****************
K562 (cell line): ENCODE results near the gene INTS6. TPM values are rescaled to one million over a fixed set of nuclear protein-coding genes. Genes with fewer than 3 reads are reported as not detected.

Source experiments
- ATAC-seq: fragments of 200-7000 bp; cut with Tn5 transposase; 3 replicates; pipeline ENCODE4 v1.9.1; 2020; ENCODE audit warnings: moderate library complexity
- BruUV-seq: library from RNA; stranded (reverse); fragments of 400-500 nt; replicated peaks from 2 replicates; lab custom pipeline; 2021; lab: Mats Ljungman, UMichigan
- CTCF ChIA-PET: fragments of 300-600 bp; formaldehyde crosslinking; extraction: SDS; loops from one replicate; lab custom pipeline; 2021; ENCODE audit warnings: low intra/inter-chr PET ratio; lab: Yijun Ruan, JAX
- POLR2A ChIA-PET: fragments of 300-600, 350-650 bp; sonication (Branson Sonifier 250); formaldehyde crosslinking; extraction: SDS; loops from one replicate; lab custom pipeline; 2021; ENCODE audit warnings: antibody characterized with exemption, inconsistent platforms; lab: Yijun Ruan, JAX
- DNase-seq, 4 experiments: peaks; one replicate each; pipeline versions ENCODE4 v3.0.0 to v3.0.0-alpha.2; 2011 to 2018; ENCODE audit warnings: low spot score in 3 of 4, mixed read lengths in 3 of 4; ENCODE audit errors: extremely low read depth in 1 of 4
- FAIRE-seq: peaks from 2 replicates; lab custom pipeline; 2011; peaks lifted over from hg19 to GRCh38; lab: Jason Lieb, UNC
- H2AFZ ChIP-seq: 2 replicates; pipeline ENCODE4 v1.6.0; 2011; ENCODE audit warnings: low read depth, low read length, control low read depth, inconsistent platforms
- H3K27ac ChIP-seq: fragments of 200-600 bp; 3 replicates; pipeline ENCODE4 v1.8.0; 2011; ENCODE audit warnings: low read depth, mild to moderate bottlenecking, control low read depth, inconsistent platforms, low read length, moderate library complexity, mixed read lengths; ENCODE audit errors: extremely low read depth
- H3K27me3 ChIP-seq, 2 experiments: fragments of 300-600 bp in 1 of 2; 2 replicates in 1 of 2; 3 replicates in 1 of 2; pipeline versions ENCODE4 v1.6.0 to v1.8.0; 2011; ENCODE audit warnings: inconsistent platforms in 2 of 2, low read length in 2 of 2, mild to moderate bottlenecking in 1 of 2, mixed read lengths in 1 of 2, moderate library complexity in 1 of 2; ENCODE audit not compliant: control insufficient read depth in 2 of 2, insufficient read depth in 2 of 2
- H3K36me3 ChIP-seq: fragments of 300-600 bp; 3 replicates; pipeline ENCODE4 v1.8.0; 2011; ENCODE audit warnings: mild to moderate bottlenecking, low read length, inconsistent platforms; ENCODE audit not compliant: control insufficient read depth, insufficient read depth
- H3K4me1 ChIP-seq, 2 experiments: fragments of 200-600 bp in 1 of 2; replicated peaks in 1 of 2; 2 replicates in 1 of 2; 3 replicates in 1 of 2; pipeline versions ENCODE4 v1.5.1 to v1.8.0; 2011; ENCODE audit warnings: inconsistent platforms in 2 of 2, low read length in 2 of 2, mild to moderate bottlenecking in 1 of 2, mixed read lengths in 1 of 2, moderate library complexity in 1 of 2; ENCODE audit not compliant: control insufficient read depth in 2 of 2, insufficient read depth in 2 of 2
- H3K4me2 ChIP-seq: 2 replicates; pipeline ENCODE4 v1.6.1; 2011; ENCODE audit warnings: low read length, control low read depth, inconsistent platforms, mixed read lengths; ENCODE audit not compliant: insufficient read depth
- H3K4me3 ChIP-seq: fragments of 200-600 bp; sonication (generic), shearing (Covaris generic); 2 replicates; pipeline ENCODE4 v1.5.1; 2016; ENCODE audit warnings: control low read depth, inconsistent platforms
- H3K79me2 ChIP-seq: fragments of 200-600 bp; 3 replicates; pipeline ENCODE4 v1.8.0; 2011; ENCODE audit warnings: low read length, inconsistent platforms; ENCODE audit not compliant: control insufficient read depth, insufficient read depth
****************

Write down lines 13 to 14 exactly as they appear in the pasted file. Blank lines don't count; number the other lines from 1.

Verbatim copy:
- H3K4me1 ChIP-seq, 2 experiments: fragments of 200-600 bp in 1 of 2; replicated peaks in 1 of 2; 2 replicates in 1 of 2; 3 replicates in 1 of 2; pipeline versions ENCODE4 v1.5.1 to v1.8.0; 2011; ENCODE audit warnings: inconsistent platforms in 2 of 2, low read length in 2 of 2, mild to moderate bottlenecking in 1 of 2, mixed read lengths in 1 of 2, moderate library complexity in 1 of 2; ENCODE audit not compliant: control insufficient read depth in 2 of 2, insufficient read depth in 2 of 2
- H3K4me2 ChIP-seq: 2 replicates; pipeline ENCODE4 v1.6.1; 2011; ENCODE audit warnings: low read length, control low read depth, inconsistent platforms, mixed read lengths; ENCODE audit not compliant: insufficient read depth